What if I only get eight years?

Eight years with this amazing, beautiful little creature?

Wouldn’t it make all those silly, frivolous, superficial things I worry about so often just drift away? My body? My weight? My clothes? My hair? My dinners? The condition of my home? Skin care?

And wouldn’t this be a wonderful way to live? Whether eight years or 80 . . . isn’t this the way we are meant to live? Isn’t this the kind of life I want for my children?

Can I somehow be BETTER at living this way? 

Can we all?

I’m sure this isn’t a once and for all decision. There are too many voices whispering and temptations and comparisons are everywhere. 

But what if it could be an every-morning mindset?

What if every morning I wake up and gratefully ask God to lead my way? Ask Him to help me be present and content throughout the moments of my day? Ask Him to show me who I’m meant to love and serve each day then do my best to carry it out?

I bet that looks like healthy eating and plenty of water and sleep and exercise. Not because it keeps my weight down but because I feel better when I’m a good steward of my body.

I bet that looks like changing diapers and doing dishes and folding laundry and cleaning up messes and reading bedtime stories and disciplining for the 100th time in an hour then sending a text to my husband to thank him for working so hard for us.

I bet that looks like lingering a few minutes at Target so the elderly lady behind us in line can chat with my little ones and smile at Lizzy and squeeze her tiny hands.

I bet that looks like a phone call or card to a friend or dinner for a neighbor.

I bet that looks like mixing up cookies with my kids after school and sitting down together to eat them warm out of the oven. Just eat the cookies!!

And I bet that looks like asking forgiveness from my family for the millionth time when I inevitably lose my temper and hurt their feelings.

Isn’t this really the way we want to live our lives?

Sure, sometimes the kids fight. They yell and run in the house and throw punches and slam doors and tell me they hate me. 

Sometimes someone wets the bed or the baby blows out her diaper or they track dog poop into the house. 

Sometimes, even when I’m trying to be patient, I’m so angry the vein sticks out in my forehead and I yell so loud my throat hurts for the rest of the day. 

They skin their knees and break their arms and spill their milk three times in one dinner and sometimes I find boogers in the most absurd places.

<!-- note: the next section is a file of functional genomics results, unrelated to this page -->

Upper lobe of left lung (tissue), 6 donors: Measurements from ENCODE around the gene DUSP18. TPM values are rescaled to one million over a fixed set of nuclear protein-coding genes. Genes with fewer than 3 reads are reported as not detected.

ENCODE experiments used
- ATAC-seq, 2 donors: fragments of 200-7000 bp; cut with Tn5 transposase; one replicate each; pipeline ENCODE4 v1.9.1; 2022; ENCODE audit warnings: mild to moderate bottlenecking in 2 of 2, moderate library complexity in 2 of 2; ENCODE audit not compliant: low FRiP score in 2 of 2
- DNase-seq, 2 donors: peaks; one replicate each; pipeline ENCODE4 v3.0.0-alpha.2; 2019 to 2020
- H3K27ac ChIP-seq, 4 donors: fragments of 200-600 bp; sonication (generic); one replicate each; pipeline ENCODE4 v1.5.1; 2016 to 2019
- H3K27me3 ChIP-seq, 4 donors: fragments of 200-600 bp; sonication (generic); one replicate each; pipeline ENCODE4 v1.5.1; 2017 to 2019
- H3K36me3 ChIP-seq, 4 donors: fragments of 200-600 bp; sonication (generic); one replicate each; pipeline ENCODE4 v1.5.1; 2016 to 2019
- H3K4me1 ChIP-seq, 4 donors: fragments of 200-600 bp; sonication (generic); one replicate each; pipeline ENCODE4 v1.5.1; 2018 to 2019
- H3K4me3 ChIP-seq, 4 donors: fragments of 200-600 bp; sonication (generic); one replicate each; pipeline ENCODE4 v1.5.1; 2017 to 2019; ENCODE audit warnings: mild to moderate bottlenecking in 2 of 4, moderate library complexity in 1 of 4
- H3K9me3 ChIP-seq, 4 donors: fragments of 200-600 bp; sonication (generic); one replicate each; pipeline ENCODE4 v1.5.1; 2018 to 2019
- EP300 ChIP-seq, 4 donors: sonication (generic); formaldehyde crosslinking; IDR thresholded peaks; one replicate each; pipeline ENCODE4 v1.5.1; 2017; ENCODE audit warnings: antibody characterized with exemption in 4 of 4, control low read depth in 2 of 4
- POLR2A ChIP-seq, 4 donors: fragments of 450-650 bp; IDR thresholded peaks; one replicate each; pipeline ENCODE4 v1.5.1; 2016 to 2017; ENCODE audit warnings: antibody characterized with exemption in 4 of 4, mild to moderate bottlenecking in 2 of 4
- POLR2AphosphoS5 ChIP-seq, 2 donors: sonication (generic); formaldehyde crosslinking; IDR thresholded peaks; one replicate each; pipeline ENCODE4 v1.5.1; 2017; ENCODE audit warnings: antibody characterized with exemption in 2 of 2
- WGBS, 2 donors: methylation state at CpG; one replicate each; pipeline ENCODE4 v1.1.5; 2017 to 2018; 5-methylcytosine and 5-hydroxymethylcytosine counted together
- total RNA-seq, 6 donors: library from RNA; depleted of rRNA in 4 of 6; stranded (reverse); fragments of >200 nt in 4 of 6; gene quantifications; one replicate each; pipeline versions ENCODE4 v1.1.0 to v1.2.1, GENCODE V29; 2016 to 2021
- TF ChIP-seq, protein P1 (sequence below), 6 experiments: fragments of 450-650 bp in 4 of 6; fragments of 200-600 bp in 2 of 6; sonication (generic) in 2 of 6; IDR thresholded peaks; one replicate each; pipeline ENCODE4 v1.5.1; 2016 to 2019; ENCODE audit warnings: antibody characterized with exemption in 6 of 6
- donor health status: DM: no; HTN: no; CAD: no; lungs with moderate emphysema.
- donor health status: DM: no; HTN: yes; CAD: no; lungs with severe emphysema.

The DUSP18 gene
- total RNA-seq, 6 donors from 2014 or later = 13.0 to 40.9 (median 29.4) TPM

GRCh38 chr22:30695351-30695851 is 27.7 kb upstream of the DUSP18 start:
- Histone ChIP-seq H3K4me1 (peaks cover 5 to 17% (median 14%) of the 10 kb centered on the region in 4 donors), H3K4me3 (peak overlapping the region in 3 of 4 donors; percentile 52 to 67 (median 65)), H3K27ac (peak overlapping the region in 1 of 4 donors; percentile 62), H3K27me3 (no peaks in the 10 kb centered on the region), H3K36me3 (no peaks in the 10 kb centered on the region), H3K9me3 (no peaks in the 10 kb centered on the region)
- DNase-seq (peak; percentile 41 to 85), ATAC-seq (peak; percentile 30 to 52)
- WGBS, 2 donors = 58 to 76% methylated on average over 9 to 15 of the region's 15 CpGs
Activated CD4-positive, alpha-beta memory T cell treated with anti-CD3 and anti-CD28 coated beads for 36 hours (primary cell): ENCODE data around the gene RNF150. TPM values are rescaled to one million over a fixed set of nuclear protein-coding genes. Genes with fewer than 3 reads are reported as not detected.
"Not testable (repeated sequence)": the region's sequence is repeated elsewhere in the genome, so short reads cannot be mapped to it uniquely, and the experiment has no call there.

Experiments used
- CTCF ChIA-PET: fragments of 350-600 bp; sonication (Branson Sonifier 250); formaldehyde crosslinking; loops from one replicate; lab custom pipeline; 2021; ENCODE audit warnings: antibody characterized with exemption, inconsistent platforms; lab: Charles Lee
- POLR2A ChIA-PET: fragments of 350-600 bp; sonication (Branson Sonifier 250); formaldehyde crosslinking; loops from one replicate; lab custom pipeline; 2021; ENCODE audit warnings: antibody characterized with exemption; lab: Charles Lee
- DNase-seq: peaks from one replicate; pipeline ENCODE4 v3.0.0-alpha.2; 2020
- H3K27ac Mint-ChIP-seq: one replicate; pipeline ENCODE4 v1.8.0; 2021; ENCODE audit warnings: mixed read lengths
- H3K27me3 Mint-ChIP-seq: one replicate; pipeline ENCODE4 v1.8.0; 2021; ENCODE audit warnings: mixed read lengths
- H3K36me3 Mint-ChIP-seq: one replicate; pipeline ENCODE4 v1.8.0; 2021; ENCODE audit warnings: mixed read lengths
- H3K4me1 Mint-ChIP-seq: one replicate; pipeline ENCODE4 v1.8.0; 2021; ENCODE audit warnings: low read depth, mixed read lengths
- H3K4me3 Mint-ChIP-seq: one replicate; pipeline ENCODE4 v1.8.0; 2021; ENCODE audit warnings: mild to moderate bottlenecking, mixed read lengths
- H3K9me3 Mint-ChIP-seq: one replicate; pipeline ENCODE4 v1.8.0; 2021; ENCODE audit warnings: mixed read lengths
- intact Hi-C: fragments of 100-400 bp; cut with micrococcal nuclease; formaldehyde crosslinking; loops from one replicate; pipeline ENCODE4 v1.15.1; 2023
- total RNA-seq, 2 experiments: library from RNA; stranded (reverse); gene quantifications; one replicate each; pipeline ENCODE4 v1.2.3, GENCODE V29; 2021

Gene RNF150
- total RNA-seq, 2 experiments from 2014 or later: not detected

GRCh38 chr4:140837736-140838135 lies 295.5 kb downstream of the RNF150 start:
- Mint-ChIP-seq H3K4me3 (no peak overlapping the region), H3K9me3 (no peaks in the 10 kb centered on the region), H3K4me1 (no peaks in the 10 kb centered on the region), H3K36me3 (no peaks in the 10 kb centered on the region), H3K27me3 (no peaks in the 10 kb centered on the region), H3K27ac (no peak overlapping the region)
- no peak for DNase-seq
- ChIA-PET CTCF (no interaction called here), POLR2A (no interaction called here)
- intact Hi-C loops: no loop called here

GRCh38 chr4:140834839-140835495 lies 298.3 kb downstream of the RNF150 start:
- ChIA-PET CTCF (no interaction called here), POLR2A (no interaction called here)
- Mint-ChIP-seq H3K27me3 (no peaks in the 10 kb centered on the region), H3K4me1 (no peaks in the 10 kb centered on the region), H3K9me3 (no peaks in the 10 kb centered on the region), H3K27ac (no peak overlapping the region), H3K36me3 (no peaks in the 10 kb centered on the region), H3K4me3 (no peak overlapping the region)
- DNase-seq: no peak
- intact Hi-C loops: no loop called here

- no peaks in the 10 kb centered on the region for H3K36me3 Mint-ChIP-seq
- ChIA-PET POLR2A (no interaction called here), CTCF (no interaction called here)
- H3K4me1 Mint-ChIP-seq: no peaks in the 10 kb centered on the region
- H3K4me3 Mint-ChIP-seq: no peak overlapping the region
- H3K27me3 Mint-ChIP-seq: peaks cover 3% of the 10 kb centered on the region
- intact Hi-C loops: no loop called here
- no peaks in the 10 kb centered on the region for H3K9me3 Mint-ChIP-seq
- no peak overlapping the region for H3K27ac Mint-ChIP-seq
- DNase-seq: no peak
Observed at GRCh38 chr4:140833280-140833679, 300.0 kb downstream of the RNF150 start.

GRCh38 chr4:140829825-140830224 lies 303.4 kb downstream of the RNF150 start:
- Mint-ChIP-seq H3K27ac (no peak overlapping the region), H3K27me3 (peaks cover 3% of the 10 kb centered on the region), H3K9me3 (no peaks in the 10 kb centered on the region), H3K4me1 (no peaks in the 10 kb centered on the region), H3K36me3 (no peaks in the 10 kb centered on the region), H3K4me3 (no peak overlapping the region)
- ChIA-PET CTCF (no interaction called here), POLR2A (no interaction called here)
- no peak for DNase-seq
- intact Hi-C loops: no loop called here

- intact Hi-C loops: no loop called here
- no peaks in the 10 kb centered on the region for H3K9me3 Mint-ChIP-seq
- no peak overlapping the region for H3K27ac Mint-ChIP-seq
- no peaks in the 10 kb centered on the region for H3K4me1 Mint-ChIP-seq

Sometimes everyone seems to hate each other and everything is a mess and it is all so awful I want to cry and I imagine anything would be BETTER than this.

But sometimes the big boys give me a spontaneous hug . . . not because they are leaving for school or heading up to bed, just because I’m their mom. 

Sometimes I find my four-year-old rummaging around in the kitchen after the other kids are in bed, trying to pack up leftover cookies for his brothers’ school lunches. 

Sometimes my baby girl squinches up her eyes and smiles and lays her head down on my shoulder and calls me Sis. 

And sometimes we have a dance party together in the living room, the little ones hopping and jumping, the big ones popping and rolling on the floor and doing the worm, and everyone is smiling and laughing and there is so much love and it is all so wonderful I want to cry and I can’t imagine anything BETTER than this.

This life. 

This is the beautiful, messy life God has planned for us. 

He wants us to enjoy all our gifts, however imperfect. He wants us to really live it. He wants us to be gentle with ourselves and love others. He wants us to just be still and cease striving. He wants us to open our clenched fists. He wants us to let go of perfection and make room for grace.

Now, can anything really be BETTER than that?

Originally published on the author’s blog

Mikala Albertson

Mikala is a wife, family practice doctor turned mostly stay-at-home mom to five kids, and writer. She is the author of Ordinary On Purpose: Surrendering Perfect and Discovering Beauty Amid the Rubble available wherever books are sold. Mikala writes to give you permission to release your grip on all the should-dos and have-tos and comparisons and “I’m not measuring up”s and just be free to live your life. THIS life, however imperfect. In this body with these relationships in this house at this job with these parents and these circumstances. Your ONE precious, beautiful life! Join her on Facebook and Instagram.